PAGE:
It was an energetic and intriguing start to the eighth Richmond Events
Finance Directors’ Forum on 3-6 November, which took place on board the P&O
ship Aurora. Tim Smit (pictured), visionary founder and chief executive of the
Eden Project, launched the proceedings by explaining how he got the idea, how he
raised the money and how he got people to work for him for nothing.
But it was on the subject of his current management style where the audience
of more than 200 UK finance directors became most engrossed. Smit – by any
definition, a maverick – was once told by his chairman Ronnie Hampel, a former
chairman of ICI and a doyen of the corporate governance industry, that he needed
to implement a proper management system. Smit agreed, but under the condition
that he got to write the system. The result of his efforts, which he labelled
‘Monkey Business’, is reproduced in the righthand column on this page. (The part
about the samba drums seemed quite logical when he explained it – space reasons
prevent us from trying to make sense of it here.)
Tim’s strictures about working with the team over a meal with lots of red
wine were taken to heart by some of the participants in a debate that took place
on board. The theme was “Is the CFO ‘organisation man’ or ‘entrepreneur’?” The
participants included ex-Ranks Hovis FD, Martin Craddock, Kerr Luscombe, FD of
the life side of Abbey plc, and Chris Edwards from the Cranfield University
School of Management, arguing on the ‘organisation man’ side. On the side of CFO
as entrepreneur were David Tovey from The Pace Partnership, Howard Beeston, FD
of the British Olympic Association, and Suzzane Wood from Heidrick &
Struggles, the headhunting firm. The ever-so-slightly tongue-in-cheek debate
kicked off with the ‘entrepreneurs’ showing up with a bottle of red wine and
three glasses, which they sipped throughout the session, chaired by Financial
Director editor Andrew Sawers. CFOs should be organisation man to
entrepreneurial CEOs, said one side. CFOs should be taking more risks, argued
The audience vote, when it came, was almost exactly evenly split, just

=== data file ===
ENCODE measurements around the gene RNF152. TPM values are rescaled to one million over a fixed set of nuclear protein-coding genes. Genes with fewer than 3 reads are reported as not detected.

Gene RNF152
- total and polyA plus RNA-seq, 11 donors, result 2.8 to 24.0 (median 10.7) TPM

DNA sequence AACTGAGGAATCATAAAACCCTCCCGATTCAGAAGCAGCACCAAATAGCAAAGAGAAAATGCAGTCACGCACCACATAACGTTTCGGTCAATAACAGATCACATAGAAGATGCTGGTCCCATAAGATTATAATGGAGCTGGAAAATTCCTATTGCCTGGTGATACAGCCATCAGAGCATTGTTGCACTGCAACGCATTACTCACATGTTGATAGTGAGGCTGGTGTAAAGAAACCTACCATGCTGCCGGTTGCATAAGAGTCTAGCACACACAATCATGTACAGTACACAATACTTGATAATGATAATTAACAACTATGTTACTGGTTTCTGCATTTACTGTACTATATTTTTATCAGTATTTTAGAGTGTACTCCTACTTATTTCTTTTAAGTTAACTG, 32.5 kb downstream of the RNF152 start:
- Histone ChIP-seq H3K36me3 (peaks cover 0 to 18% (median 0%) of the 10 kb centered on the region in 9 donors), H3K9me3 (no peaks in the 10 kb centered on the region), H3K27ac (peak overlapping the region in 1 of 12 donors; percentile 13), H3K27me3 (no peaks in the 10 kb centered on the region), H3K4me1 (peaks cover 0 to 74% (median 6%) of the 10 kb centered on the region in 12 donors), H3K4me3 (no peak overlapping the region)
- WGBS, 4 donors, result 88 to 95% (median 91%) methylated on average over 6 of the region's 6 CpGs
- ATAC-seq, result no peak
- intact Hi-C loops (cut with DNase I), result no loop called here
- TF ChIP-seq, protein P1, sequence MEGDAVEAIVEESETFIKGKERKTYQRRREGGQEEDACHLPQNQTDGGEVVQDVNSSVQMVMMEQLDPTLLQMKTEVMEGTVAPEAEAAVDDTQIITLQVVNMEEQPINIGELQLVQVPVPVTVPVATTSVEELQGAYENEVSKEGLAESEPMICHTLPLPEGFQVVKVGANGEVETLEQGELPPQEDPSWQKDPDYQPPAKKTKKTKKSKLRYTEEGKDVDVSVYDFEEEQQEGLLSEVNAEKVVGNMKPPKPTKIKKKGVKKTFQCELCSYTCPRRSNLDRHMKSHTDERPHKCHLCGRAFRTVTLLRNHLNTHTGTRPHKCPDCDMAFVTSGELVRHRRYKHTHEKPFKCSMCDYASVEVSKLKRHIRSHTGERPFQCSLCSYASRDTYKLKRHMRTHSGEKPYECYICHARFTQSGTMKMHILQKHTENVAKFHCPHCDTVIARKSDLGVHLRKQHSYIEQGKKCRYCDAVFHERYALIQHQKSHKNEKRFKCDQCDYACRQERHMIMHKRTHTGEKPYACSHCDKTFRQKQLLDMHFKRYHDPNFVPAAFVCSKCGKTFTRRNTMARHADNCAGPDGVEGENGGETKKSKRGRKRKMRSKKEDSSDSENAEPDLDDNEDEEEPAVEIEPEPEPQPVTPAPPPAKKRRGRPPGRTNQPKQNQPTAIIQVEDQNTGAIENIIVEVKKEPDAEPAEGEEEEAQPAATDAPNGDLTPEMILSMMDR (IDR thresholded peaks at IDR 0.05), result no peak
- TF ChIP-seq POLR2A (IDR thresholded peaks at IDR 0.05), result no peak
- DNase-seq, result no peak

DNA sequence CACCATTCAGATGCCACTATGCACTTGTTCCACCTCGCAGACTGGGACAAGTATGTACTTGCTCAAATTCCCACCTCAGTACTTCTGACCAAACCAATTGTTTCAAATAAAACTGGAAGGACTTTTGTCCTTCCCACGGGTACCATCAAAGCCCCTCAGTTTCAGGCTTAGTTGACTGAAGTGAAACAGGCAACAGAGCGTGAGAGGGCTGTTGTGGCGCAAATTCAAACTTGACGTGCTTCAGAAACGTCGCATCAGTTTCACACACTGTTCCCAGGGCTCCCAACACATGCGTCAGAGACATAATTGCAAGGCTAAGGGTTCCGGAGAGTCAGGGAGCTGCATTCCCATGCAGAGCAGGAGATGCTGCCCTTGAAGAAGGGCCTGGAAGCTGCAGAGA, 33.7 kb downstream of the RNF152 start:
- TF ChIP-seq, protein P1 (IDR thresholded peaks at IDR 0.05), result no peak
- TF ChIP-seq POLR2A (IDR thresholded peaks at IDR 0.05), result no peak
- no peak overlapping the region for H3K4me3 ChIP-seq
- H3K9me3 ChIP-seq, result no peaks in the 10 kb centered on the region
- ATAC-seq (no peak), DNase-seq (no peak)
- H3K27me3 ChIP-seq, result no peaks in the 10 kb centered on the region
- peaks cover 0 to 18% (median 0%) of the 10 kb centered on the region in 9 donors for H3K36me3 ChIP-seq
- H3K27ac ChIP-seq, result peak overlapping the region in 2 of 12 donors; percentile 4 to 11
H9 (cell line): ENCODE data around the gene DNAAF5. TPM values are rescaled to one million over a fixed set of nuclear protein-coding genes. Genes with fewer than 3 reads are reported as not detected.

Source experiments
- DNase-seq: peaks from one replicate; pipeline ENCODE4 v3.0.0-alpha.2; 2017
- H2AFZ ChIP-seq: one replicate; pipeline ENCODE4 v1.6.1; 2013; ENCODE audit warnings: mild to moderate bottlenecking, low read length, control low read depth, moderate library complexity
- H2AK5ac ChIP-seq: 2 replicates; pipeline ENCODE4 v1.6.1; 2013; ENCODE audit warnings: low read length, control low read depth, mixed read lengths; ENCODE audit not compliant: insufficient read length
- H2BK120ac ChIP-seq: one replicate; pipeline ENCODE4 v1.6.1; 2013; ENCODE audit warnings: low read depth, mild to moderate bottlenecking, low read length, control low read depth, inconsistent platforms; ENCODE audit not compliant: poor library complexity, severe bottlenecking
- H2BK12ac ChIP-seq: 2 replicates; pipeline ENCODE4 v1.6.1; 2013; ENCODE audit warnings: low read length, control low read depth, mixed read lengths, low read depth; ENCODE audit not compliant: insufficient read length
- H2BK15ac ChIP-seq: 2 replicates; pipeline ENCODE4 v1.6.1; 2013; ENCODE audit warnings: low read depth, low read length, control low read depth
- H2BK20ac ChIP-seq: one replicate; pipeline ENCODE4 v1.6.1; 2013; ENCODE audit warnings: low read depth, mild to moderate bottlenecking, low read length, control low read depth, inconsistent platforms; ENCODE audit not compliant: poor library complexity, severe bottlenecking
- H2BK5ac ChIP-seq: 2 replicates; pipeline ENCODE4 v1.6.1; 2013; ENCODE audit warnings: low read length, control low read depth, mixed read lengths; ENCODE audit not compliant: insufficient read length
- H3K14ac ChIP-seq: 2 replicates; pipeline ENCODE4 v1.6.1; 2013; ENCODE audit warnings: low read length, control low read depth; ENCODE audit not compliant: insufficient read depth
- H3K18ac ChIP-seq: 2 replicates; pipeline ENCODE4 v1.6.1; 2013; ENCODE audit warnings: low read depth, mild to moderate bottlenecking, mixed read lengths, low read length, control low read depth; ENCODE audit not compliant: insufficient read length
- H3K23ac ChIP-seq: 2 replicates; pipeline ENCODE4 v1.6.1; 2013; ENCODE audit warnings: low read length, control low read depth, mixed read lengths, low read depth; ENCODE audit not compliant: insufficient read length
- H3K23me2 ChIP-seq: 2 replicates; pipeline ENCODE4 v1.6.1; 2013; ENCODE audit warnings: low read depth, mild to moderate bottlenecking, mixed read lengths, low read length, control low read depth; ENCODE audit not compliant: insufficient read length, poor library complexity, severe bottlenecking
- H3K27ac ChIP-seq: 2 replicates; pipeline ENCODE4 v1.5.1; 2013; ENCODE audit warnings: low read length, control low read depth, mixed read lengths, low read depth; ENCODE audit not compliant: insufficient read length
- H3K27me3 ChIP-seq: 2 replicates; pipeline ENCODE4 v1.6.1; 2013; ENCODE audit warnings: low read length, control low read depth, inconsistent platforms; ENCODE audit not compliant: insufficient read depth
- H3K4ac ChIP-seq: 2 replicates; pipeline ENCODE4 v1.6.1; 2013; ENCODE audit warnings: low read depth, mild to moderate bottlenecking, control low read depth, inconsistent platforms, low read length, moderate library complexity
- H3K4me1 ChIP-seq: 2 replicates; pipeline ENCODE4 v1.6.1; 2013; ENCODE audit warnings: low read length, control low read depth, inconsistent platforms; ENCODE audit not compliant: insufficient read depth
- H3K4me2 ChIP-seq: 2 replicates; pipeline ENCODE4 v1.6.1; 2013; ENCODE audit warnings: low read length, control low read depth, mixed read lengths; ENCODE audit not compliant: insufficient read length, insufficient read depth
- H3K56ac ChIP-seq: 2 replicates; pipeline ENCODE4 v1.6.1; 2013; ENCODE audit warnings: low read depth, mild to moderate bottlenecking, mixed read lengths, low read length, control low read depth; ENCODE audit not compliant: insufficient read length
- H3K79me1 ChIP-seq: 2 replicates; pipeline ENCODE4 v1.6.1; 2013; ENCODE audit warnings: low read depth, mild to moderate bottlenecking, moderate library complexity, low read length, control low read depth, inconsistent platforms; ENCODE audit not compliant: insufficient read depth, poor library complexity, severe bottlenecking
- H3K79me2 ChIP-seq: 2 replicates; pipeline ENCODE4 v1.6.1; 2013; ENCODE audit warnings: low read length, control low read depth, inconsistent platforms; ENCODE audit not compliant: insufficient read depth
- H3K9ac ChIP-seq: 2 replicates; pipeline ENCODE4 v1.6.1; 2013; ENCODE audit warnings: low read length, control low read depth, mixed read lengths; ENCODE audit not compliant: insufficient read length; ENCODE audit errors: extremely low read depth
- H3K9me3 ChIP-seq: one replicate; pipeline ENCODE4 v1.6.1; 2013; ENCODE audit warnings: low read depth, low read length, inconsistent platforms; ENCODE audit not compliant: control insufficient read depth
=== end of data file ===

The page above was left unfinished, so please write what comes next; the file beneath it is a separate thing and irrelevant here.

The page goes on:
slightly in favour of the risk-takers. Perhaps the delegate FDs are organisation
men but really want to be entrepreneurs.
Eden Project’s Tim Smit’s management rulebook
Rule 1 – You cannot start work until you have said “Good
morning” to at least 20 people in the office.
Rule 2 – Read two books that everyone would say are not your
normal reading matter and review them for your colleagues.
Rules 3, 4 and 5 – Do the same for a movie, a play and a
Rule 6 – Give a speech once a year on why it’s great to work
for the Eden Project. If you can’t think of anything, you’re out.
Rule 7 – Perform a random act of great generosity to a
Rule 8 – Prepare a meal for the 40 people who make it
worthwhile coming to work (though we’ve had to modify this for health and safety
Rule 9 – Work by winelight: take the whole team out for an
Rule 10 – Learn to play samba drums with your colleagues.
FDs’ success depends on the team
The increasing demands placed on the CFO and the growing complexity of the
role make it increasingly important that the head of the function be supported
by the right team. Suzzane Wood, head of the European CFO practice at
headhunting firm Heidrick & Struggles, said that there are two sets of
conflicting challenges: CFOs have to try to reduce headcount while increasing
quality, while the makeup of the finance team itself requires people who have
technical skills and people with commercial skills.
This, she said, has implications for the type of person that the CFO has as
their ‘number two’: should that person be a group financial controller or a
divisional FD? In truth, Wood said, in larger companies there is an increasing
need to have two or three potential successors rather than one deputy.
Wood advises that CFOs should regularly review the structure of their
department, and not just the people within it. To get the best from the finance
team, people should be rotated through various roles, fostering an attitude of
interchangeability rather than ‘silo’ thinking. And when particular major
projects surface, Wood suggests that the CFO transfers a member of the team onto
the assignment, rather than bringing in consultants or interim managers, and
then back-fill that person’s own role.
But to really get the best out of the team, said Wood, you should be thinking
about your own management style: “Is your team bringing you problems or
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